Trading resumed with few technical hitches at the
New York Stock Exchange
, which opened for the first time in seven days after terrorists destroyed the World Trade Center.
"We're fine," said a spokeswoman at the NYSE. "I'm sitting here looking at my screen and everything's fine. It's just that we're lower." The NYSE's Web site, which usually provides up-to-date information on trading activity, wasn't easily accessible over the Internet.
Outside the exchange, traders were unwilling to comment on the systems' performance, saying they'd been told not to discuss it.
Elsewhere, participants said they experienced no problems making trades at the Big Board, though Peter Blatchford, trader at Miller Tabak, called connections "sporadic" before bolting off the phone. Barry Berman, head of stock trading at Robert W. Baird & Co., said trading was technically unproblematic but that the market could be volatile "until people figure out what stocks will be affected."
"They did testing on Saturday and everything went smoothly," said Giri Cherukuri, head trader at Oakbrook Investments, adding that trades were fine though stocks at the NYSE were "slowly converging" lower this morning.
The NYSE worked around the clock this weekend to ensure that the technical and logistical aspects of the reopening would be smooth. The NYSE's building, which is a few blocks from where the World Trade Center stood, wasn't damaged, though the attack knocked out power to the Wall Street area and damaged telecommunications equipment.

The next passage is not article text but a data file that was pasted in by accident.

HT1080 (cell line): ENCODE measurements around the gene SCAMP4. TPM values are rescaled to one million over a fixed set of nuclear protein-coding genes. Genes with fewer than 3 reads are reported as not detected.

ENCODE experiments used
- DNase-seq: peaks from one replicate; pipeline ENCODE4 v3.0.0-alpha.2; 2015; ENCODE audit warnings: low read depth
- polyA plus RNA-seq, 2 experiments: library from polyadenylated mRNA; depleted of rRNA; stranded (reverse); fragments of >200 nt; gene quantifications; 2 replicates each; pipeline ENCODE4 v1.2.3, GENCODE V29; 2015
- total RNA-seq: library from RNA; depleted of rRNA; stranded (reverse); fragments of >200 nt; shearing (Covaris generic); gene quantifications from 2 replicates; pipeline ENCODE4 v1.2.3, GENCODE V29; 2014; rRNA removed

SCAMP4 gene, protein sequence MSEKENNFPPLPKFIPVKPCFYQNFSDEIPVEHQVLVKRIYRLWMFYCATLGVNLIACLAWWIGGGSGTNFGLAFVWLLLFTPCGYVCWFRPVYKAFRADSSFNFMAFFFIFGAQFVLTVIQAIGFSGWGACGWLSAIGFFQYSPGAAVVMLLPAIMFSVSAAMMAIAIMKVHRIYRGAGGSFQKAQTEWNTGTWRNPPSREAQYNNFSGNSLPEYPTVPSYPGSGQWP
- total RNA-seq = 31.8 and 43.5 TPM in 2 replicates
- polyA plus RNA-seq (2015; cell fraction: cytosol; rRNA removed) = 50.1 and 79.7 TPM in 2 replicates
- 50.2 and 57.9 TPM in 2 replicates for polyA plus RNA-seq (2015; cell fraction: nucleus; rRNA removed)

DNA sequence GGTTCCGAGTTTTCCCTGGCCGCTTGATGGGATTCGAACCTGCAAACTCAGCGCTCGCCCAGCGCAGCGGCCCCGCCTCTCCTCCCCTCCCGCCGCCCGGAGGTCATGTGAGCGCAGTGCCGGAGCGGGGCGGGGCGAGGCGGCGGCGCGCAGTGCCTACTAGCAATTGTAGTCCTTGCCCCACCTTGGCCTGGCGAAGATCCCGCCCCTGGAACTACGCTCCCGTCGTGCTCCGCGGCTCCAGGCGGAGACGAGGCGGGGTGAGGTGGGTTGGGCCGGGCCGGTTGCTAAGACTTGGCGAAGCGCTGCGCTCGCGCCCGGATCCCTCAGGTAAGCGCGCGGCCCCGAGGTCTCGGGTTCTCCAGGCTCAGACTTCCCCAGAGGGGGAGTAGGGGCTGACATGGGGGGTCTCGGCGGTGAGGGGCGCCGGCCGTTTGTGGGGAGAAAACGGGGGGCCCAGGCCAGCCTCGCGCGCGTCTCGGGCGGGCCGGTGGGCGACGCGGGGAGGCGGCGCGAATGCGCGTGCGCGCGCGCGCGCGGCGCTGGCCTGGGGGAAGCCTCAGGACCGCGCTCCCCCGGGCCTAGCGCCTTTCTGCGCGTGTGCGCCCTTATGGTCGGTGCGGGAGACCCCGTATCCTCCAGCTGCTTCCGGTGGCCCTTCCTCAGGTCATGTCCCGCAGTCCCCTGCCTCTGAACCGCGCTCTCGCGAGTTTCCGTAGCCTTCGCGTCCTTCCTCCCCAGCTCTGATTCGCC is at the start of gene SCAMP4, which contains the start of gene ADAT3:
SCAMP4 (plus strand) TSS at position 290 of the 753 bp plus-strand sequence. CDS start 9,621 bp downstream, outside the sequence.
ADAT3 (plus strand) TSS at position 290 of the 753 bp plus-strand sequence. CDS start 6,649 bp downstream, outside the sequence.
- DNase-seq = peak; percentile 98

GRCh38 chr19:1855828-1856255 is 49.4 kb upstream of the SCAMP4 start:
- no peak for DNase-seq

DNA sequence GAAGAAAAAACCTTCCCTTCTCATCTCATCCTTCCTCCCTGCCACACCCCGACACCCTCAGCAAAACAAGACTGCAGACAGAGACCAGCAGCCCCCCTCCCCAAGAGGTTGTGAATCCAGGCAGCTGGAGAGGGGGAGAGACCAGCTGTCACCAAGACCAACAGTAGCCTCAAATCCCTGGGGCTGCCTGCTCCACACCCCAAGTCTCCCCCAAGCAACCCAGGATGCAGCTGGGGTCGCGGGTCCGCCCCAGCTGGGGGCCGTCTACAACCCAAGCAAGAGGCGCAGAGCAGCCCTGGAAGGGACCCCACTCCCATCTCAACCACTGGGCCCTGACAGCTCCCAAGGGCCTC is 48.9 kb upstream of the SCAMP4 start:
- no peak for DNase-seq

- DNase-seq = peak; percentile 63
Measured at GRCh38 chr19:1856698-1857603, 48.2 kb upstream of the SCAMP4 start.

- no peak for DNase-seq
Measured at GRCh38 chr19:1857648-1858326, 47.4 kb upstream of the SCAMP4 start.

has been testing systems that feed the exchange throughout the weekend, said it could take months to fully restore service to lower Manhattan.
"We lost dial tone here on certain lines, but Verizon rerouted it," said Jason Kramer, an NYSE technician. Kramer noted that the phones, which used to be a direct connection to brokers, now must be dialed. "They gave us all they could in two days, and we gave it out to the brokers as instructed. Today everything came up fine."
Kristen French contributed to this story